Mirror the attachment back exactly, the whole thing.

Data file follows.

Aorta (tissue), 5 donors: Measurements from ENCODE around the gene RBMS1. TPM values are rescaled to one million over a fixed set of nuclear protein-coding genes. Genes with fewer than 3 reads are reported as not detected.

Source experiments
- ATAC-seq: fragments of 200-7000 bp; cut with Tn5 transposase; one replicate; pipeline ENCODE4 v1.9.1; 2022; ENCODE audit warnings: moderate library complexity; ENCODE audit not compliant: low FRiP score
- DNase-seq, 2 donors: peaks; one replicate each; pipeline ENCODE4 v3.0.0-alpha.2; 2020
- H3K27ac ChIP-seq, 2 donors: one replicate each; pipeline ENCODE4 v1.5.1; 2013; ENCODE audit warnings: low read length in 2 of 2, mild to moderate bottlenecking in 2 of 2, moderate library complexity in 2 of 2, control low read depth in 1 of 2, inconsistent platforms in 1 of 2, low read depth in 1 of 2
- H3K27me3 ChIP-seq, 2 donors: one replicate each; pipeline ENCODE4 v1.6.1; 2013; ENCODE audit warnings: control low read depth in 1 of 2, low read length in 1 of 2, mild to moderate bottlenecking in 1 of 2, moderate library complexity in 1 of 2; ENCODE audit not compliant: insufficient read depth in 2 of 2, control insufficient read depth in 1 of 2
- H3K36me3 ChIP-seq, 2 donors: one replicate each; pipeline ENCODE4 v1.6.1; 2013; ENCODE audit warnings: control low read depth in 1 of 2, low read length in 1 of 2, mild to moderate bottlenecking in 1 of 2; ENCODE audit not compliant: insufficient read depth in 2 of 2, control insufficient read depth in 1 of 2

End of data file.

Aorta (tissue), 5 donors: Measurements from ENCODE around the gene RBMS1. TPM values are rescaled to one million over a fixed set of nuclear protein-coding genes. Genes with fewer than 3 reads are reported as not detected.

Source experiments
- ATAC-seq: fragments of 200-7000 bp; cut with Tn5 transposase; one replicate; pipeline ENCODE4 v1.9.1; 2022; ENCODE audit warnings: moderate library complexity; ENCODE audit not compliant: low FRiP score
- DNase-seq, 2 donors: peaks; one replicate each; pipeline ENCODE4 v3.0.0-alpha.2; 2020
- H3K27ac ChIP-seq, 2 donors: one replicate each; pipeline ENCODE4 v1.5.1; 2013; ENCODE audit warnings: low read length in 2 of 2, mild to moderate bottlenecking in 2 of 2, moderate library complexity in 2 of 2, control low read depth in 1 of 2, inconsistent platforms in 1 of 2, low read depth in 1 of 2
- H3K27me3 ChIP-seq, 2 donors: one replicate each; pipeline ENCODE4 v1.6.1; 2013; ENCODE audit warnings: control low read depth in 1 of 2, low read length in 1 of 2, mild to moderate bottlenecking in 1 of 2, moderate library complexity in 1 of 2; ENCODE audit not compliant: insufficient read depth in 2 of 2, control insufficient read depth in 1 of 2
- H3K36me3 ChIP-seq, 2 donors: one replicate each; pipeline ENCODE4 v1.6.1; 2013; ENCODE audit warnings: control low read depth in 1 of 2, low read length in 1 of 2, mild to moderate bottlenecking in 1 of 2; ENCODE audit not compliant: insufficient read depth in 2 of 2, control insufficient read depth in 1 of 2